Qoutes from OL XI Plenaries:
Metropolitan Kallistos of Diokleia - But when we are speaking of the icon as part of our prayer, then of course we need to qualify the word icon by saying the Holy Icon. What then is a Holy Icon? What kind of special image or reflection do we find in the Holy Icons? An excellent definition is given to us in a text from the 8th century from the life of Saint Stephen the New. He died as one of the martyrs in defense of one of the Holy icon, during the iconoclast travesty. And he calls the icon a door. The Holy Icon he says is said to be a door. What does that mean? The icon is a way of entry, but entry into what? It is a means of access. Access where? It is a point of meeting and encounter, with whom? The answer to these questions is the icon is a door into the Kingdom of Heaven.
Father Daniel Findikyan – Sacred iconography is well-known is Armenia, if perhaps a bit effusive than in the Byzantine world. Several Armenian churches come to mind for their exquisite iconography that covers practically every interior surface of the church. However, due in large measure to the very turbulent circumstances of the Armenian people, practically throughout our history, the Armenians preferred media for their sacred arts that were either more durable or more portable for their iconographic expression.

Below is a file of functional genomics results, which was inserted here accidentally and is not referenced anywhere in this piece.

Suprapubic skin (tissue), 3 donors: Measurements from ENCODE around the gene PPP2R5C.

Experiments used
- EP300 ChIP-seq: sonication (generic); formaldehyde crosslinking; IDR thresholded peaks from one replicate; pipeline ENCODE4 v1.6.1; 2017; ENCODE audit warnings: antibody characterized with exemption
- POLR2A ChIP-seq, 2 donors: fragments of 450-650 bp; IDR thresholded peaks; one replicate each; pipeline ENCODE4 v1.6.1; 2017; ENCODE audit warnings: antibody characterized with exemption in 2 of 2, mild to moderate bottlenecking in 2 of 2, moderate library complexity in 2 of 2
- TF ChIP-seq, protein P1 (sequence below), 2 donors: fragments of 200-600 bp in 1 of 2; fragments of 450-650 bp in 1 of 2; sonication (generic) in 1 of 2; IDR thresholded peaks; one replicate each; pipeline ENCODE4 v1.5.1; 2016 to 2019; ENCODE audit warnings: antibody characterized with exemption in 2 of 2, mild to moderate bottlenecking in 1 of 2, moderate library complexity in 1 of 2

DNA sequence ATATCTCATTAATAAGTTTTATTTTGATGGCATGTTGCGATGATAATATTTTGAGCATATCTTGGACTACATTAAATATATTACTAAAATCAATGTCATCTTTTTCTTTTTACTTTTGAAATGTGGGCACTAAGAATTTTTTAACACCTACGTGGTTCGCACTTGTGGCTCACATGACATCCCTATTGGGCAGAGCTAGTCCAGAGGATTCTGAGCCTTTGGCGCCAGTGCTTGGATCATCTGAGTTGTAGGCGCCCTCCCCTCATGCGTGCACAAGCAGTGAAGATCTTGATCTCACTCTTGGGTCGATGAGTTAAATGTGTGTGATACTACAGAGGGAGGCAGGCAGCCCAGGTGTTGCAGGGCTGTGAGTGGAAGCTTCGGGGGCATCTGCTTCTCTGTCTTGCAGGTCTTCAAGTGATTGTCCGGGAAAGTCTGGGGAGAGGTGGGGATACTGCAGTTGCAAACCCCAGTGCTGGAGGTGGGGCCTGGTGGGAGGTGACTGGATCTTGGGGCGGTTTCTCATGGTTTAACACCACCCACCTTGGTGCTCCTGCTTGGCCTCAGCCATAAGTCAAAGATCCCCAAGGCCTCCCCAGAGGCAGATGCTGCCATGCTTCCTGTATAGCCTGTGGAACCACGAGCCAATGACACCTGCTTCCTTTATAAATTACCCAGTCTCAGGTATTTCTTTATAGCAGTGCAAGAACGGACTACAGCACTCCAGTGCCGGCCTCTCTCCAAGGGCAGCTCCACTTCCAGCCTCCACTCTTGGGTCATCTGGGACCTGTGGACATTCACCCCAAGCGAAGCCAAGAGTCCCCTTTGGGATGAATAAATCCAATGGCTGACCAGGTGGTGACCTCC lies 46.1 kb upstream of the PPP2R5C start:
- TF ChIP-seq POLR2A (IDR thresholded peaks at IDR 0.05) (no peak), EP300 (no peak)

Father Andriy Chirovsky – If icons are expressions of our faith, then they are expressions that can be understood. They can be read. Those who prefer to say “write” rather than “paint” an icon – and both are just fine – want to emphasize the fact that there is meaning and that there is official Church teaching that Holy Tradition is embodied in icons. We are able to read it.
Prof. Richard Schneider – How do they work? How does all that happen? It’s a rather important subject because how it works makes all the difference between whether we view icons as some kind of unique transcendental object in the world, or whether we think that the way icons work is the way we work. The unique transcendental object is in fact US, not the icon.